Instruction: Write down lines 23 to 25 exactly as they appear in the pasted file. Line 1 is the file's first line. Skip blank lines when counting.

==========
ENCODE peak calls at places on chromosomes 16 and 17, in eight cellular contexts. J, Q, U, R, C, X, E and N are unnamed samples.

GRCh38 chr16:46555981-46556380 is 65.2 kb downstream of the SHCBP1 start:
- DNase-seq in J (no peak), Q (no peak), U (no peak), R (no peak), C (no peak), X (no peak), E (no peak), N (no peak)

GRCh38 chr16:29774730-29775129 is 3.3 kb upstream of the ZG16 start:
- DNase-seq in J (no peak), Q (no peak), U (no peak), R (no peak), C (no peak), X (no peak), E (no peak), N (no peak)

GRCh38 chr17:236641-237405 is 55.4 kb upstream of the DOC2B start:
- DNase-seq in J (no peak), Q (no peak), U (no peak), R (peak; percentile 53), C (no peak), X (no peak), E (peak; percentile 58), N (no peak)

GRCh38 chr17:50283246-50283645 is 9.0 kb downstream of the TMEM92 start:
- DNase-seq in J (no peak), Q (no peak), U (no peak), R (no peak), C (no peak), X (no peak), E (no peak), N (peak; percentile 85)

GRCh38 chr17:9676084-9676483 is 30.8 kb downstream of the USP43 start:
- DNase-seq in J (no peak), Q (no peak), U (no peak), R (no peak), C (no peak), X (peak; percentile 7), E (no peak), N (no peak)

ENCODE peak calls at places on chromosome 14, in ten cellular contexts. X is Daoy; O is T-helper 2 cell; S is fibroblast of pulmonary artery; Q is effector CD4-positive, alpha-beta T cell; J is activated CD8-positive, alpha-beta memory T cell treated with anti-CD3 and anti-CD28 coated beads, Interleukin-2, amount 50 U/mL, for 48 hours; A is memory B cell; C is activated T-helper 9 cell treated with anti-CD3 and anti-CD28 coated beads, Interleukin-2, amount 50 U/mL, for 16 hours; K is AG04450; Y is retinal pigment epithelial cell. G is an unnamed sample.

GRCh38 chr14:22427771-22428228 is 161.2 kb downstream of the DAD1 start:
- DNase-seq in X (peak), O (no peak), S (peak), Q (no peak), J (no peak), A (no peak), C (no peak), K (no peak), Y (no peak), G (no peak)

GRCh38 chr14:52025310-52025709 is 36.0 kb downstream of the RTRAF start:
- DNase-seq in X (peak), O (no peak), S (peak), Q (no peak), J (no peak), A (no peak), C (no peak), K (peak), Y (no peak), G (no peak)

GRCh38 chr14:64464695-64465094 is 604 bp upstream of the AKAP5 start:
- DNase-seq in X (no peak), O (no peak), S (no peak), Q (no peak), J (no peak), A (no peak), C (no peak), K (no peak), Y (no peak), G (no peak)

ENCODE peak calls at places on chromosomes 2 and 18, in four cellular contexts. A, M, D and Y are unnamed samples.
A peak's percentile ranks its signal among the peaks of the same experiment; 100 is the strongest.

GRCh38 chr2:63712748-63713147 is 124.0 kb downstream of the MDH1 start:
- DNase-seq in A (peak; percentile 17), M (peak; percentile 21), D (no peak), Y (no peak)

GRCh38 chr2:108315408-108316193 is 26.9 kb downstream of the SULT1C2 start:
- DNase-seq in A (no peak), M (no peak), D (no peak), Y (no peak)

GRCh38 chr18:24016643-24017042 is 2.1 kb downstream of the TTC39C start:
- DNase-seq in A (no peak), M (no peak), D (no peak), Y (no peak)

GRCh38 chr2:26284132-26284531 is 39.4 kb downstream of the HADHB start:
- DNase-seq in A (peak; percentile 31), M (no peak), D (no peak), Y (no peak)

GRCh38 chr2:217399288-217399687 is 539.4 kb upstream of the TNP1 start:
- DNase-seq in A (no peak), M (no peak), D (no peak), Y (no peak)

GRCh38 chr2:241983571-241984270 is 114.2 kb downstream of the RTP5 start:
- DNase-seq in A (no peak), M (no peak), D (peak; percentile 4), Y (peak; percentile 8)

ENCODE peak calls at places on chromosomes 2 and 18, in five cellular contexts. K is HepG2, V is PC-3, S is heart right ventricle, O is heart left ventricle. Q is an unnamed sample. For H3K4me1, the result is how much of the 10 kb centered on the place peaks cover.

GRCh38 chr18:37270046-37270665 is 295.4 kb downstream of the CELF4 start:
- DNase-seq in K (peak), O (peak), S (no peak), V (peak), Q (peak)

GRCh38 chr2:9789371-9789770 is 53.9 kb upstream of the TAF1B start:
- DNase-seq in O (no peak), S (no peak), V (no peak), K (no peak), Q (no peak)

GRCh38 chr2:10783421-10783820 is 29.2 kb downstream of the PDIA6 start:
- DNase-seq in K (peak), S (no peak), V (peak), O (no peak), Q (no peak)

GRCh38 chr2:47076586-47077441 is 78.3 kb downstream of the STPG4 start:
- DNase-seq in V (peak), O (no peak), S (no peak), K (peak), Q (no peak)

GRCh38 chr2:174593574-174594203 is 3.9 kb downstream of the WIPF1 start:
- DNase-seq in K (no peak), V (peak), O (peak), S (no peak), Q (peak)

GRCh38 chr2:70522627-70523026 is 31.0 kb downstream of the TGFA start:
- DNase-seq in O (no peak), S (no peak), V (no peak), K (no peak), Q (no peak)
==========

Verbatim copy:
GRCh38 chr2:108315408-108316193 is 26.9 kb downstream of the SULT1C2 start:
- DNase-seq in A (no peak), M (no peak), D (no peak), Y (no peak)

GRCh38 chr18:24016643-24017042 is 2.1 kb downstream of the TTC39C start: